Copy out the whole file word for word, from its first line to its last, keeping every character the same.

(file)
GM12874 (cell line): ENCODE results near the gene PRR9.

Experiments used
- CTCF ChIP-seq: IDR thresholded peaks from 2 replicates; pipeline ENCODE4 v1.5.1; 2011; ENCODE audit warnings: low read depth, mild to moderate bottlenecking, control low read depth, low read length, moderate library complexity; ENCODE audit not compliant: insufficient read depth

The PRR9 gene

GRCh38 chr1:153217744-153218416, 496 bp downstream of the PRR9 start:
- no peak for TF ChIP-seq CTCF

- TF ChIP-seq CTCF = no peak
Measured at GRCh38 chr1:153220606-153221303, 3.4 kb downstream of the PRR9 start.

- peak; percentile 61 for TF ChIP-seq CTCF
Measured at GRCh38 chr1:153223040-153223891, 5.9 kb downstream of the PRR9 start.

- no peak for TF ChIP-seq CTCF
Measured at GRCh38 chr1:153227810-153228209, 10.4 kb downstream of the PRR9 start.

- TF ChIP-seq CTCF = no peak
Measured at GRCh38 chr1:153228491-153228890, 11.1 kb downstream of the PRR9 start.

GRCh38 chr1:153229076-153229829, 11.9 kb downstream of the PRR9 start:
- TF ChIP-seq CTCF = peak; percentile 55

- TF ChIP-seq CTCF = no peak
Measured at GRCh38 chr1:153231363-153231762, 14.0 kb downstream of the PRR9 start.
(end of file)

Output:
GM12874 (cell line): ENCODE results near the gene PRR9.

Experiments used
- CTCF ChIP-seq: IDR thresholded peaks from 2 replicates; pipeline ENCODE4 v1.5.1; 2011; ENCODE audit warnings: low read depth, mild to moderate bottlenecking, control low read depth, low read length, moderate library complexity; ENCODE audit not compliant: insufficient read depth

The PRR9 gene

GRCh38 chr1:153217744-153218416, 496 bp downstream of the PRR9 start:
- no peak for TF ChIP-seq CTCF

- TF ChIP-seq CTCF = no peak
Measured at GRCh38 chr1:153220606-153221303, 3.4 kb downstream of the PRR9 start.

- peak; percentile 61 for TF ChIP-seq CTCF
Measured at GRCh38 chr1:153223040-153223891, 5.9 kb downstream of the PRR9 start.

- no peak for TF ChIP-seq CTCF
Measured at GRCh38 chr1:153227810-153228209, 10.4 kb downstream of the PRR9 start.

- TF ChIP-seq CTCF = no peak
Measured at GRCh38 chr1:153228491-153228890, 11.1 kb downstream of the PRR9 start.

GRCh38 chr1:153229076-153229829, 11.9 kb downstream of the PRR9 start:
- TF ChIP-seq CTCF = peak; percentile 55

- TF ChIP-seq CTCF = no peak
Measured at GRCh38 chr1:153231363-153231762, 14.0 kb downstream of the PRR9 start.